While MVP, MMF, MMR, and MBI have distinct characteristics and goals, they share some similarities. Moreover, they are also closely related to each other, hence, they belong under one umbrella. The following points will help elucidate the matter further. 

Focus on value:

All these concepts are centered around delivering value to customers, users, or the business. They aim to create products or features that provide benefits or solve problems for their target audience.

Iterative development:

Each concept involves an iterative approach to development. As the product or feature progresses through different stages, it is continuously refined based on feedback and learning for optimizing its value and functionality.

Risk mitigation:

By focusing on smaller increments of value, these concepts help manage risk during product development. They allow teams to test assumption, learn from user feedback, and make necessary adjustments before committing significant resources to a project.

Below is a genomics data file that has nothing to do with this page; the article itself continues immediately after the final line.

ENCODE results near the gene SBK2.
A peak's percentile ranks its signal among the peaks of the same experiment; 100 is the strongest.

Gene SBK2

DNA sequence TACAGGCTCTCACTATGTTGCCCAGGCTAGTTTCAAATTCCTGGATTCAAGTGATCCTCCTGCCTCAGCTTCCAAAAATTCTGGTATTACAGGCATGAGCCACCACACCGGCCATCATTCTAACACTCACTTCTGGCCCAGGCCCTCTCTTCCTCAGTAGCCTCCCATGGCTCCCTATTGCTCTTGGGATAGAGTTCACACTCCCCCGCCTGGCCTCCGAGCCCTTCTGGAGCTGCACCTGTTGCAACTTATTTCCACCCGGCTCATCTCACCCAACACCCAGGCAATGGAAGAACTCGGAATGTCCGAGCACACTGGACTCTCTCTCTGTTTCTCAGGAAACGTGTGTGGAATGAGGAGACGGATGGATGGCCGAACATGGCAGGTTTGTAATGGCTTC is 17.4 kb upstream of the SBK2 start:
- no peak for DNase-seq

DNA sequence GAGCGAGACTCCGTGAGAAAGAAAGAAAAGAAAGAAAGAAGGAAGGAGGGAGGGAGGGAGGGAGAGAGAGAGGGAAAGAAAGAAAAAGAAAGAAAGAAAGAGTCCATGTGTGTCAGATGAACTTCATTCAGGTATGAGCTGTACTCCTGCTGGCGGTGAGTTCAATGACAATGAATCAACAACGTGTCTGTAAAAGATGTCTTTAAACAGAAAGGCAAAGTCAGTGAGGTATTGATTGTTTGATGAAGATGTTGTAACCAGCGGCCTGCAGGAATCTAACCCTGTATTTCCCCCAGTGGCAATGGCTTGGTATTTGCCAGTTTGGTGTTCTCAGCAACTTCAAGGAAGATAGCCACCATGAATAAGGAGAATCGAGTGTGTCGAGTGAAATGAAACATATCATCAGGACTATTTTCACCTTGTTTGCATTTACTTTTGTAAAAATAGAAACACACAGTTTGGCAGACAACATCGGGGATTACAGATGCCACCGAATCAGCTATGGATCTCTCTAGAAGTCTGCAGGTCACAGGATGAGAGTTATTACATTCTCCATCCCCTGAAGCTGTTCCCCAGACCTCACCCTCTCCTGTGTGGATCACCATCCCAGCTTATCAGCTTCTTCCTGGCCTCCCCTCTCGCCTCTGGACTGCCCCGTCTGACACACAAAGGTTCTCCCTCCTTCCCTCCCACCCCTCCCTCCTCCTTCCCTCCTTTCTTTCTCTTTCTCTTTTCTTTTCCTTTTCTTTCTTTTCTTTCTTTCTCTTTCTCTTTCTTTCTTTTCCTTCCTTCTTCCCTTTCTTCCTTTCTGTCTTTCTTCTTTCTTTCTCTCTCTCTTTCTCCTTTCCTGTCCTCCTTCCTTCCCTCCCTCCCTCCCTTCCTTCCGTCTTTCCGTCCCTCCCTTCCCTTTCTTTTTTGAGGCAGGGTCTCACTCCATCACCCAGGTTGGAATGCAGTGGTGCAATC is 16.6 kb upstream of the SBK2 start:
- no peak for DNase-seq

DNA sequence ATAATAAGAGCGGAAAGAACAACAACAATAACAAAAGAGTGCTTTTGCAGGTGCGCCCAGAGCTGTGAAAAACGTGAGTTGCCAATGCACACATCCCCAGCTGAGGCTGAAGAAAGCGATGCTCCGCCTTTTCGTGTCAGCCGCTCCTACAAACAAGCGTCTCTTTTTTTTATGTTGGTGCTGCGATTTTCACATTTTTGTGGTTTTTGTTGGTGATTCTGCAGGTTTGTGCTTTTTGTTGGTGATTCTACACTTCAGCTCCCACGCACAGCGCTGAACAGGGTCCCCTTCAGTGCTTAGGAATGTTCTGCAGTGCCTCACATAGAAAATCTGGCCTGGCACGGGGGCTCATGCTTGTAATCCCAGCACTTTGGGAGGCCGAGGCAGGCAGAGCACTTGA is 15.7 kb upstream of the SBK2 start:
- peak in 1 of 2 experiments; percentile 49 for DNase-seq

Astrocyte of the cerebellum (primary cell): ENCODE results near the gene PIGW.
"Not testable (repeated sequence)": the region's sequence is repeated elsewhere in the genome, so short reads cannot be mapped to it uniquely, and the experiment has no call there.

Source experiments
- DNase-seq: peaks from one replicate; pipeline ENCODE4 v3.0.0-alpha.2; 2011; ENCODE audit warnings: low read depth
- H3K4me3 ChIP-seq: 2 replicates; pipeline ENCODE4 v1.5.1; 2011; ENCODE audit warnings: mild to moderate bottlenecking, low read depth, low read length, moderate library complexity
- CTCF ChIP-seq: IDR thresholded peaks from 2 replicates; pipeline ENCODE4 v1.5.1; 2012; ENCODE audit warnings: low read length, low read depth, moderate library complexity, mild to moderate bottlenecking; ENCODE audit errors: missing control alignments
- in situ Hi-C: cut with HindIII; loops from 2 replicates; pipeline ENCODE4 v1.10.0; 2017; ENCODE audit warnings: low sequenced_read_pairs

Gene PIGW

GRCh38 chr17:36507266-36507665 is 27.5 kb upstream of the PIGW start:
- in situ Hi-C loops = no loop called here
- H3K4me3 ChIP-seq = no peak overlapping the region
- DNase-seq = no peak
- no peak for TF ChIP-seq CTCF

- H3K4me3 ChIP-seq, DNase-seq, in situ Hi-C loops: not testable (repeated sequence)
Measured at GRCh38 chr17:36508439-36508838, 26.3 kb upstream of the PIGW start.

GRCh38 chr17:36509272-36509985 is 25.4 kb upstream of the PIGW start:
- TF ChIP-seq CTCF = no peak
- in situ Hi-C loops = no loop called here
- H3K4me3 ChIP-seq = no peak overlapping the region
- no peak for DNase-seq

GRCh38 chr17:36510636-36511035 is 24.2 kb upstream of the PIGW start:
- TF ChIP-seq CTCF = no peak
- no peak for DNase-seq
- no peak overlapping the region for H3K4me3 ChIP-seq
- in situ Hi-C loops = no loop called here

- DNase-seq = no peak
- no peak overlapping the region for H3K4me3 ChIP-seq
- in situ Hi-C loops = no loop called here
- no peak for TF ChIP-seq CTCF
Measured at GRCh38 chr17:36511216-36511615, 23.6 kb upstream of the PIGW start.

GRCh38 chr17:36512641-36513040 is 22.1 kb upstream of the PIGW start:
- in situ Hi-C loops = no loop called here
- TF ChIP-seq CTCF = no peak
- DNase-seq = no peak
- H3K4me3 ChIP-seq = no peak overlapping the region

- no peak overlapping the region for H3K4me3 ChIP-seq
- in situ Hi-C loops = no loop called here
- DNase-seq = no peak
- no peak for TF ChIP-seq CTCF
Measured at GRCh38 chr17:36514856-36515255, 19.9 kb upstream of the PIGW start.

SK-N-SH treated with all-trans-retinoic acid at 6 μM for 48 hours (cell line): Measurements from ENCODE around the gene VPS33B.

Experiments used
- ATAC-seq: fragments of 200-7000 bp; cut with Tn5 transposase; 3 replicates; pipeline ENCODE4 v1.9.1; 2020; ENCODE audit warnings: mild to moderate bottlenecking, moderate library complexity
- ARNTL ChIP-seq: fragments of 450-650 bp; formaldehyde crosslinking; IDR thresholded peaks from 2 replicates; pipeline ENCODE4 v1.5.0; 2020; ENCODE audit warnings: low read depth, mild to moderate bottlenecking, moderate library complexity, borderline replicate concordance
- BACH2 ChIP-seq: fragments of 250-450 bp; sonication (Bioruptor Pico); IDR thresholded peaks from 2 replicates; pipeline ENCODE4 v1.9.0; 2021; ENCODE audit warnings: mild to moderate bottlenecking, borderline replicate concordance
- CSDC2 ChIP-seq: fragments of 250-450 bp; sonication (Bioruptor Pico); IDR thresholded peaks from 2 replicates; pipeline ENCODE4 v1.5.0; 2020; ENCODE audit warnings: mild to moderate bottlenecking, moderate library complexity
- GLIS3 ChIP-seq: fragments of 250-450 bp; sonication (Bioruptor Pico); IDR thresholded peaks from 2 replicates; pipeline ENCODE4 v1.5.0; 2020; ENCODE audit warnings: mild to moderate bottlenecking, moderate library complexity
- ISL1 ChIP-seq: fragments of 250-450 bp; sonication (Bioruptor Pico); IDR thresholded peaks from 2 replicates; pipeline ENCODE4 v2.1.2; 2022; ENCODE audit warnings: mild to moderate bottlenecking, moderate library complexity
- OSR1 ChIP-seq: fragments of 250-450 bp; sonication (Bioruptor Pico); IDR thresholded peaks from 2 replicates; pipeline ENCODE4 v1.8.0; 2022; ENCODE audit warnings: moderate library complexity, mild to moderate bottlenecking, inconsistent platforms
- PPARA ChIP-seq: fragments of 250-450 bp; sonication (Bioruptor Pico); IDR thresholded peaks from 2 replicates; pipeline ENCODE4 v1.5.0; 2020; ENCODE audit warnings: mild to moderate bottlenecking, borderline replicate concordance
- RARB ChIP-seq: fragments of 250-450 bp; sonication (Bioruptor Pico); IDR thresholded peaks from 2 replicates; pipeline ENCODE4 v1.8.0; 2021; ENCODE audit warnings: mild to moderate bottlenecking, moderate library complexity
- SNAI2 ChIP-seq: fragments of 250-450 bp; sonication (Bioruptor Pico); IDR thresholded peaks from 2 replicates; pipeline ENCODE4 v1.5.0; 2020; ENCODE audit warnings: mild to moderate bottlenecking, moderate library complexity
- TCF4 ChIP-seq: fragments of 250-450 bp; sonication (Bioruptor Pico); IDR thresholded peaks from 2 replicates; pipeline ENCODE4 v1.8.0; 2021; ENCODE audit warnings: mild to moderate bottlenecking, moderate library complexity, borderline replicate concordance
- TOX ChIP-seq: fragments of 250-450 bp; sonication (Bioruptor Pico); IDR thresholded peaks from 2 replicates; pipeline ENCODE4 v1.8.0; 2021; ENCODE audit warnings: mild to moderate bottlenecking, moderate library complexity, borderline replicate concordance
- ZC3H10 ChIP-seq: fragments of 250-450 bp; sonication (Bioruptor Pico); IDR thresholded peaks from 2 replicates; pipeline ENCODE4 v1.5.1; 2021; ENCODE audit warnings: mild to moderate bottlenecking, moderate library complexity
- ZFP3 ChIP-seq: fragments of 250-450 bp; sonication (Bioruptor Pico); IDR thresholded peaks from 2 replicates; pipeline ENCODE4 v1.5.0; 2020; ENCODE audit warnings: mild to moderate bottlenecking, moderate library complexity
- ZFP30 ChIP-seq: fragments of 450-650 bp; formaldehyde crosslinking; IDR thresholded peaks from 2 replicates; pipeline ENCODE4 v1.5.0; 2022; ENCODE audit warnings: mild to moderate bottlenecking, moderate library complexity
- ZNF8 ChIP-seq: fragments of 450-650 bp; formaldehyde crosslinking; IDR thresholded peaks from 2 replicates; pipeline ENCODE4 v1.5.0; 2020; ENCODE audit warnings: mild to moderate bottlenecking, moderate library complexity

Adaptability:

All four concepts encourage adaptability in product development. They allow teams to pivot and make changes as they gather insights from users, the market, or other internal and external factors.

Customer-centricity:

MVP, MMF, MMR, and MBI all emphasize the importance of understanding the needs and preferences of customers or users. This customer-centric approach helps ensure that the product or feature aligns with the target audience’s expectations and desires.

Goal-oriented:

Each concept is driven by specific goals, such as validating assumptions (MVP), delivering a marketable feature (MMF), creating a marketable product version (MMR), or delivering value across multiple teams/projects (MBI). These goals help teams stay focused and aligned throughout the development process. 

Apart from these similarities, it is essential to recognize the unique characteristics and goals of each concept and apply them appropriately in different situations.

To Conclude:

This is just the beginning, as we must explore several other terms and their details. We would be creating a series of blogs focusing on the differences between different terms used in an Agile environment. This is the first one of the series. Please keep your eye on our blog page to continue receiving updates on these particular topics, focusing on solving the confusion associated with different terms, their implication, and correct usage. 

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Niladri Mahapatra

Niladri Mahapatra